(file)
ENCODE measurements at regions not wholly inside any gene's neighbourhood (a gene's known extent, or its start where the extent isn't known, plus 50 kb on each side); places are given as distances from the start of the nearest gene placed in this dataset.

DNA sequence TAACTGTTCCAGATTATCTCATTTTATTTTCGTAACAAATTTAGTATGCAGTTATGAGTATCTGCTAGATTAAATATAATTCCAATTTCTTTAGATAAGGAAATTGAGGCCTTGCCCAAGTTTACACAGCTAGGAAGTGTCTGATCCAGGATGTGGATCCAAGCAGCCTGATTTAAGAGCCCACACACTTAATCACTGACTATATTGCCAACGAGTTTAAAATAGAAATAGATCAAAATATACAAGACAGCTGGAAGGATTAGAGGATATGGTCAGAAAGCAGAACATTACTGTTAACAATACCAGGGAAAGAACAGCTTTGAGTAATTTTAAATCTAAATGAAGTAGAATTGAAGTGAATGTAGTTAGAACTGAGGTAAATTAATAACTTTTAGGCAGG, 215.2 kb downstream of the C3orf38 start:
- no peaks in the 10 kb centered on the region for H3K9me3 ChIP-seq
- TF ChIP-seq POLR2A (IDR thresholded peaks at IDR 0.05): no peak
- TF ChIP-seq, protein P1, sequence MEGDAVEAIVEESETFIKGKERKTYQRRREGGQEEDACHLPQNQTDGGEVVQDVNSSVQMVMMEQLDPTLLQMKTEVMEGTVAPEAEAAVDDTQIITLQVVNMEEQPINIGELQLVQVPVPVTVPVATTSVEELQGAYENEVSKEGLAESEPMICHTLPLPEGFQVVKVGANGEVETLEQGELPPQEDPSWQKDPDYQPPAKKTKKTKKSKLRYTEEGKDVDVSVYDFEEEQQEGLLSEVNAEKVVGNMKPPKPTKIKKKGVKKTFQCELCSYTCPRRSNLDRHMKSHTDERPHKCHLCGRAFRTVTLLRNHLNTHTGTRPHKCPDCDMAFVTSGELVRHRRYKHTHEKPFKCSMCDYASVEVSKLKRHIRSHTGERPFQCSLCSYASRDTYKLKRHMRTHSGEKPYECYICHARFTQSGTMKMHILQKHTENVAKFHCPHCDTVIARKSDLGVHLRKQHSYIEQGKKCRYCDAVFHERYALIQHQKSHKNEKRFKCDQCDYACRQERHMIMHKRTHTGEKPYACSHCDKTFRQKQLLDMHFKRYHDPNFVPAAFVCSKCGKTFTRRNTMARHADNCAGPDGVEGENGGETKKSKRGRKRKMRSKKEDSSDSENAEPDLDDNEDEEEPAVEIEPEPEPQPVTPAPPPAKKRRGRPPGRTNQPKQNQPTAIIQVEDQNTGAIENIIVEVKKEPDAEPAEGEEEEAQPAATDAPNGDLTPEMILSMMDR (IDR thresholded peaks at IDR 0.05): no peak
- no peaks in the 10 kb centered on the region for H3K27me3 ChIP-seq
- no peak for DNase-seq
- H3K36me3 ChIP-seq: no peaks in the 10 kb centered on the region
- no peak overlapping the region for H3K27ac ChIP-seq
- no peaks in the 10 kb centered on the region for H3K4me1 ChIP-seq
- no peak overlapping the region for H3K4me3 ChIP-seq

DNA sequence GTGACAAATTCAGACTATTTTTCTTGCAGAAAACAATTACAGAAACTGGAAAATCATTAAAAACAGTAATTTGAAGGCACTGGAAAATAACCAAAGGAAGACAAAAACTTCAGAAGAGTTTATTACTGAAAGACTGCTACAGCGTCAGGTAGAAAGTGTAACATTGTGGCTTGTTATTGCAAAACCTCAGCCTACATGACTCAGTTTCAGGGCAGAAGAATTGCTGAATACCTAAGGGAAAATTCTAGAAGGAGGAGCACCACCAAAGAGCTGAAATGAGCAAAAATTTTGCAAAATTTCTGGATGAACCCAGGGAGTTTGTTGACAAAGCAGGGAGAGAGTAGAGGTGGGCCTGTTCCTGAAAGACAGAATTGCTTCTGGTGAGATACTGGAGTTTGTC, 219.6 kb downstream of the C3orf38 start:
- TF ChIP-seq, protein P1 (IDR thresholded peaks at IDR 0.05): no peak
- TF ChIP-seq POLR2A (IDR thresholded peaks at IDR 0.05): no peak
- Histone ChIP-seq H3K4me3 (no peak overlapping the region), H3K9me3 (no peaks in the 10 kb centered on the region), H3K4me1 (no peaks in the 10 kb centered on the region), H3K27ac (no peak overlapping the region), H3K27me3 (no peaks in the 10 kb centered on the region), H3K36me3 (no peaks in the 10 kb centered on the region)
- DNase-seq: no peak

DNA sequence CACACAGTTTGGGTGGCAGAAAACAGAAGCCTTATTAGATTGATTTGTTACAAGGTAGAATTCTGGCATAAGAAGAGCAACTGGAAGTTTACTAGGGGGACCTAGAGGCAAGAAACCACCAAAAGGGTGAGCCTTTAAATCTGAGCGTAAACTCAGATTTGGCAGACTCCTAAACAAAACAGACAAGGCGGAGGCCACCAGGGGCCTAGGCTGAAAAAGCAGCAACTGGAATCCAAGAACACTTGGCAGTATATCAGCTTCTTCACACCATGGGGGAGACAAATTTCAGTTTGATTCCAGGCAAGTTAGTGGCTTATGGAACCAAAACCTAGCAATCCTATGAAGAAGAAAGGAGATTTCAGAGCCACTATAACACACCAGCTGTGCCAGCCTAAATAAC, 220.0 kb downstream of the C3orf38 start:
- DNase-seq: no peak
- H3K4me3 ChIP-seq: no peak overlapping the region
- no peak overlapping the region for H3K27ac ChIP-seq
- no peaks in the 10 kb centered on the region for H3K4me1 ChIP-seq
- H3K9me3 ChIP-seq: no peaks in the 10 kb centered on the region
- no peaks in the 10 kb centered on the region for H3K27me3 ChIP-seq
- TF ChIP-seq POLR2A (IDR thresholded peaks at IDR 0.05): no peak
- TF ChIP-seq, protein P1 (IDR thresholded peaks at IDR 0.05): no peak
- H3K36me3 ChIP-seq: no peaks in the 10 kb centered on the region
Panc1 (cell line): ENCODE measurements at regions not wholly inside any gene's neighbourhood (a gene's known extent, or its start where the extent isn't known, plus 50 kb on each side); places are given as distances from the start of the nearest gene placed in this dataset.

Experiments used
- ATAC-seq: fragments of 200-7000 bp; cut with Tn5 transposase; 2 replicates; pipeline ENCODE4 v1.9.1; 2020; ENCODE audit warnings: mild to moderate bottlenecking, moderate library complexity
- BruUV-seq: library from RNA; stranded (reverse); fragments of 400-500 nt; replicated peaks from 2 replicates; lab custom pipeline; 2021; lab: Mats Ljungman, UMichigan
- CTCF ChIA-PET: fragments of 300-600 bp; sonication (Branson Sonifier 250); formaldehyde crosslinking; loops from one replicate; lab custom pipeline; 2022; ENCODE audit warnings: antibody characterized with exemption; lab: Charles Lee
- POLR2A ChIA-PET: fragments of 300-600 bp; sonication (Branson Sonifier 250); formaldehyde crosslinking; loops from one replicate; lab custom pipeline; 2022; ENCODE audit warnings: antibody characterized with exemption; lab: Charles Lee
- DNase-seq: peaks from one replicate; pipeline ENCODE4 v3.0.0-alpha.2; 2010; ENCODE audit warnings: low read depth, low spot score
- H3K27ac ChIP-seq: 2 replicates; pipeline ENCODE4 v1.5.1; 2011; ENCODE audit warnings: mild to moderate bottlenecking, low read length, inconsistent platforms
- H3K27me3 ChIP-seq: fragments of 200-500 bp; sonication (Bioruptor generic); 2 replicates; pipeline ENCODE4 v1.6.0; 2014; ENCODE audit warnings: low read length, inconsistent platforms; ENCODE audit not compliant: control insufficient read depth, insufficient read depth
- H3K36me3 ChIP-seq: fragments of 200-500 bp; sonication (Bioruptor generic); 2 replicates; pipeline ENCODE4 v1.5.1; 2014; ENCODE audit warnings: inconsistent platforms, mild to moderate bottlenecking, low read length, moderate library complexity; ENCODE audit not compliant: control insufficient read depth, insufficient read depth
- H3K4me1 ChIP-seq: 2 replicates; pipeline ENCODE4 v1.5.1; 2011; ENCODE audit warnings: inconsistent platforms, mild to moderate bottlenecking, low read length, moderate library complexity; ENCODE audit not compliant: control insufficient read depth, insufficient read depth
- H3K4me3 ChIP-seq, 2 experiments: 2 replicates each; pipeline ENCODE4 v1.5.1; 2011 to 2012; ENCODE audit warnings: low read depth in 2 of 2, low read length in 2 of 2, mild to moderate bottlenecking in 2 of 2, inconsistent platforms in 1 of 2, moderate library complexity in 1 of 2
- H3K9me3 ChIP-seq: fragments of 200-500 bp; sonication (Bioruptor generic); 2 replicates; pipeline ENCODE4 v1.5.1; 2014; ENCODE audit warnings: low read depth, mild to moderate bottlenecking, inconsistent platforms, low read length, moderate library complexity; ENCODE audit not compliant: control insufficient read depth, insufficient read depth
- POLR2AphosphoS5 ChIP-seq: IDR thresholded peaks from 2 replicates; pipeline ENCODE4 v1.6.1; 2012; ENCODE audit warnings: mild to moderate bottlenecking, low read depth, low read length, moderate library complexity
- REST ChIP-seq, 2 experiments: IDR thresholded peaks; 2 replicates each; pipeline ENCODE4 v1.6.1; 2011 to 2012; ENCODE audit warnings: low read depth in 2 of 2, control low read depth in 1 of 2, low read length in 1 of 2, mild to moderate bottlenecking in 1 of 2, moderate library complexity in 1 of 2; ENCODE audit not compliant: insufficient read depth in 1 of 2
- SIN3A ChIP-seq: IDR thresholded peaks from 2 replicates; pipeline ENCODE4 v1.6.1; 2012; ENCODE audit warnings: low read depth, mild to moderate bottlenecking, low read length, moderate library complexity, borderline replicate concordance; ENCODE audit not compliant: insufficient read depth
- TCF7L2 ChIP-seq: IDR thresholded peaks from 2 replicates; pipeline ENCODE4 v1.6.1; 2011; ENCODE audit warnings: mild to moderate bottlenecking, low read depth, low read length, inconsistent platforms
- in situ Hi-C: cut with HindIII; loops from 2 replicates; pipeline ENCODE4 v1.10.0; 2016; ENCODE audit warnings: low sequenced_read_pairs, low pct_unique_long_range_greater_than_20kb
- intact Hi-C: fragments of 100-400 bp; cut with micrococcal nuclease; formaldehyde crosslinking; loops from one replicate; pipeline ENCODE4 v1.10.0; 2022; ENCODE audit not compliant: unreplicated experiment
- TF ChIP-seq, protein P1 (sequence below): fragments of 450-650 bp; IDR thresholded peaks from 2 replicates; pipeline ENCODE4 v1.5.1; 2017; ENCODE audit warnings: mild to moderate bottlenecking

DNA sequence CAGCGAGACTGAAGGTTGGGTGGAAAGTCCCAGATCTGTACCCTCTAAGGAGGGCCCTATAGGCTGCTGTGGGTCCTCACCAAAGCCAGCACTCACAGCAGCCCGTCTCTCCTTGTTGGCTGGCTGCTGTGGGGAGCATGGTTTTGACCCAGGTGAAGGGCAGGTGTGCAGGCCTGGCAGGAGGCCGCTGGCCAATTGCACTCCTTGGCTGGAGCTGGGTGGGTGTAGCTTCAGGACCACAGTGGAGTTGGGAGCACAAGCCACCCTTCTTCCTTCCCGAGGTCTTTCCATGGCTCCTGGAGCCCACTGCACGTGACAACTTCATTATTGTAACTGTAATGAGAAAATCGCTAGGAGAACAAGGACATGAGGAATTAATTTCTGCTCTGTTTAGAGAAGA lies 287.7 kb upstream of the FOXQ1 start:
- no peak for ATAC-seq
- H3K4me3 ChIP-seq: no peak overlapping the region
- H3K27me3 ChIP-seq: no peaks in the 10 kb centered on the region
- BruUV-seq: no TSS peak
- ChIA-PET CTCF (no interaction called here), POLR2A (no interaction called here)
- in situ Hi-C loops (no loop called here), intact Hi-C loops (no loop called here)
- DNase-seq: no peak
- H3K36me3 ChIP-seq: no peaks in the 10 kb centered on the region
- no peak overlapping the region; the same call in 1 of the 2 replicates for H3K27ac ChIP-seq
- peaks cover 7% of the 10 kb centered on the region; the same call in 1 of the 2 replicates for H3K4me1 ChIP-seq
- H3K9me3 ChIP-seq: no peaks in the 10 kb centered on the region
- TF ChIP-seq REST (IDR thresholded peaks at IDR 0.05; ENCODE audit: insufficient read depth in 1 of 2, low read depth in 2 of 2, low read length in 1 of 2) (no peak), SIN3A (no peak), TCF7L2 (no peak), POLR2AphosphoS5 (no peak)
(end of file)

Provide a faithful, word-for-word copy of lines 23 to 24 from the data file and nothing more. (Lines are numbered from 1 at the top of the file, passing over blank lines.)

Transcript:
- no peaks in the 10 kb centered on the region for H3K27me3 ChIP-seq
- TF ChIP-seq POLR2A (IDR thresholded peaks at IDR 0.05): no peak